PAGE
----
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Poetic Narratives for Racial Equity, Equality, Healing, and Freedom
What does it mean to be Black in America? In this book, Pierre W. Orelus uses his poetry to unpack this question, unmasking racism, sexism, and oppression in America. The 59 poems in this collection deal with a wide range of topics, from immigration to xenophobia, from Black pride to Black rage, from parenting to female empowerment.

Since the dawn of time, poetry and stories have been used to address social issues while inspiring at the same time deep, imaginary, and philosophical thoughts. This book combines poetry with short stories situated in very specific historical, racial, socio-economic, and cultural contexts to examine the existential experiences of Brown and Black people in the Americas, particularly in the United States of America, with systemic racism, voucher capitalism, xenophobia, and sexism, among other social wrongs.
Educational equity, inclusion, belonging, and justice are widely considered to be the most important civil rights challenge of the 21st century. Many HBCUs began in the 1800s as institutions to prepare Black teachers to teach in segregated America. Although their focus has expanded since their critical beginnings, HBCUs remain significant producers of African American teachers. Today, as the United States grapples with educational disparities, lack of diversity among education professionals, systemic racism, and the recent politically-inspired assaults on Critical Race Theory, we need HBCU leadership in pre-kindergarten through 12th grade education more than ever. Black College Leadership in PK–12 Education amplifies the research and perspectives of HBCU leaders, including four HBCU education deans, on how HBCUs help school districts optimize education for Black preschool, elementary and secondary students. Specific topics include HBCU teacher preparation, building HBCU and PK–12 partnerships, culturally responsive teaching, inclusive assessment practices, and HBCU leadership in STEM education. This book is ideal for school teachers and administrators who want to use HBCUs as a resource to improve education, as well as HBCU leaders who want to work more effectively with local school districts.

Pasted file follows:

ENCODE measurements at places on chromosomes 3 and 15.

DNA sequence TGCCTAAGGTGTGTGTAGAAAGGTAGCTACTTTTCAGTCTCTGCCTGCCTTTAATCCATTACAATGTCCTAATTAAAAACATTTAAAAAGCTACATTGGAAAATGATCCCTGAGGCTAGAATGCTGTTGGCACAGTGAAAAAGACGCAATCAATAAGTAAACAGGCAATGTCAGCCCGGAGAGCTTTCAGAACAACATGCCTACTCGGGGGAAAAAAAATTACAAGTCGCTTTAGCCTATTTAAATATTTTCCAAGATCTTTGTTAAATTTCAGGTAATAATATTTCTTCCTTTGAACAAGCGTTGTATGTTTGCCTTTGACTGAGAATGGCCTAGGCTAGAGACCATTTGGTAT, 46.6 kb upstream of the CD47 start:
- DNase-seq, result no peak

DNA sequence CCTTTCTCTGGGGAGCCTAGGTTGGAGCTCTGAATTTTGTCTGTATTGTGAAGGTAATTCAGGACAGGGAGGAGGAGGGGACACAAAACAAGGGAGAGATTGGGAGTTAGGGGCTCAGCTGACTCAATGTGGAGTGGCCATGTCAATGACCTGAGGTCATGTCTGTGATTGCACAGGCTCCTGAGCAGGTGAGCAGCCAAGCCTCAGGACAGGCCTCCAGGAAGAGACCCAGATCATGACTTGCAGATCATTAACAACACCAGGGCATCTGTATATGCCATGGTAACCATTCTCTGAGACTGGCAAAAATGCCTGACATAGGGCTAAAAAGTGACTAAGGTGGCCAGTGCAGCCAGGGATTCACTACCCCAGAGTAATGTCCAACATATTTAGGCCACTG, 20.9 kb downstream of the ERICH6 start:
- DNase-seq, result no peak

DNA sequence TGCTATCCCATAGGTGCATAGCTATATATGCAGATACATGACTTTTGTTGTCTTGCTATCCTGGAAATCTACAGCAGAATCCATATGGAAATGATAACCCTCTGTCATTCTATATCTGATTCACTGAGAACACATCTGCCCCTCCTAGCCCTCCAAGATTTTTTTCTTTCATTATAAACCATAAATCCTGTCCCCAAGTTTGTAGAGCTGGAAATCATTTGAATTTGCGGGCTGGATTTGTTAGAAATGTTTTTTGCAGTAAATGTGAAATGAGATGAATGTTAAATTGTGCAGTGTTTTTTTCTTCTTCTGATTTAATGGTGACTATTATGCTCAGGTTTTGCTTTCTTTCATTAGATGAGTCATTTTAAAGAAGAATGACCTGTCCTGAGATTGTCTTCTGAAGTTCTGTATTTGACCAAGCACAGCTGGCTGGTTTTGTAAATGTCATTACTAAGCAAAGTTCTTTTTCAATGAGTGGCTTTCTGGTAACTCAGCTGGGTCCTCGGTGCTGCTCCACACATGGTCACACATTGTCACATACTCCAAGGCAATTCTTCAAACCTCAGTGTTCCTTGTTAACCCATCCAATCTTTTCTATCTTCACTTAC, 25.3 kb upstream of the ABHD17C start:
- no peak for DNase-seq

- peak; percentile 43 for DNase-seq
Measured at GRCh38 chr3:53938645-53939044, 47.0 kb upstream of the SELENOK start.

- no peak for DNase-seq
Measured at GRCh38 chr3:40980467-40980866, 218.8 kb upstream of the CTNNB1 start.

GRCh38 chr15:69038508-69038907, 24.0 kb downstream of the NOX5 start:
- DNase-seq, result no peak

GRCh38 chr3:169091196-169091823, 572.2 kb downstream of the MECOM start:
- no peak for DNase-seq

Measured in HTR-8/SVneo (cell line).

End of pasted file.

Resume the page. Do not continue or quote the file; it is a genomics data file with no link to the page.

This book offers a critical perspective of the education of the Latinx populations around the world. Whether they are first-generation immigrants, new immigrants, or native born, the research presented in this book pulls from the authors’ personal experiences and their students’ experiences and their rich and diverse cultures to connect with and inspire those interested in learning about the reality of Latinx populations in the US and beyond.

The Latinx research described in this book aims at combatting deficit perspectives among educators and the public. It has taken on the task of highlighting the knowledges and experiences of Latinx students and their communities as strengths and resources to transform curriculum, teaching, and schooling. These chapters craft pedagogies and highlight initiatives that directly work against hegemonic and colonizing practices and schooling. As a result, this book critiques oppressive curriculum and instead recognizes the teacher as a critical actor.